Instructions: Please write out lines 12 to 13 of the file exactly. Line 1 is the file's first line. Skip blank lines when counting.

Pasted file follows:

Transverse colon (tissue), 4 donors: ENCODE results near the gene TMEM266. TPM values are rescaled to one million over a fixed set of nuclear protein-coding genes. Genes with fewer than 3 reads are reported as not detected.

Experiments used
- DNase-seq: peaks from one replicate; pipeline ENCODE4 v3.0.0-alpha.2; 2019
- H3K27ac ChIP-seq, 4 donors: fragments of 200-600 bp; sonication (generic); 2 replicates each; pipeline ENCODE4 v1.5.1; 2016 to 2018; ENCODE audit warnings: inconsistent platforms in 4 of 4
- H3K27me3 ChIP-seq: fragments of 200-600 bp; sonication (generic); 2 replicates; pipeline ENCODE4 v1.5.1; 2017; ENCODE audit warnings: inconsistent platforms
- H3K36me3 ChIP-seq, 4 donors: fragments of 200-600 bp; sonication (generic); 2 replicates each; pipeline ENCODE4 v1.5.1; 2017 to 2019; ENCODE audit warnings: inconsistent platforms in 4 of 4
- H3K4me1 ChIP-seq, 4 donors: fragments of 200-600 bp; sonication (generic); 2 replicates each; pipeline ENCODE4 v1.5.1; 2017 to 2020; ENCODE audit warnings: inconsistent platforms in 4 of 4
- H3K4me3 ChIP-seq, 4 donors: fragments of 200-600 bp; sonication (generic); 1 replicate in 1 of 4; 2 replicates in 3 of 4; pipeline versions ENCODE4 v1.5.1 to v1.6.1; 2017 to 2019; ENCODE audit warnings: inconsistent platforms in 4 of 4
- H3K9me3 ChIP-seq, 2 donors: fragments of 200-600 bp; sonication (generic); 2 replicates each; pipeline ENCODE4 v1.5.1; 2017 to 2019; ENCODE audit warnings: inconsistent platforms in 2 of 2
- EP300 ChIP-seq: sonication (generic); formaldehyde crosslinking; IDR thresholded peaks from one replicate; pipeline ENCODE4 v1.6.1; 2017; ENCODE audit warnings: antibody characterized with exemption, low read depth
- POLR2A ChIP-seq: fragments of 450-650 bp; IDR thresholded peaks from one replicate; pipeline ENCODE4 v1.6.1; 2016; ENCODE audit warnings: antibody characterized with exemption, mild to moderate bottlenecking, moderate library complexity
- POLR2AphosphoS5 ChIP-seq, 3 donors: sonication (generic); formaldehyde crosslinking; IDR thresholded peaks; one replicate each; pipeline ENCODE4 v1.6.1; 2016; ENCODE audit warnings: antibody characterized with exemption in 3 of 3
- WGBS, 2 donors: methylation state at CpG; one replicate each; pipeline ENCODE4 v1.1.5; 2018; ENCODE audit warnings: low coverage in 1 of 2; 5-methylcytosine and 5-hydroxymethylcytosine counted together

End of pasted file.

- POLR2AphosphoS5 ChIP-seq, 3 donors: sonication (generic); formaldehyde crosslinking; IDR thresholded peaks; one replicate each; pipeline ENCODE4 v1.6.1; 2016; ENCODE audit warnings: antibody characterized with exemption in 3 of 3
- WGBS, 2 donors: methylation state at CpG; one replicate each; pipeline ENCODE4 v1.1.5; 2018; ENCODE audit warnings: low coverage in 1 of 2; 5-methylcytosine and 5-hydroxymethylcytosine counted together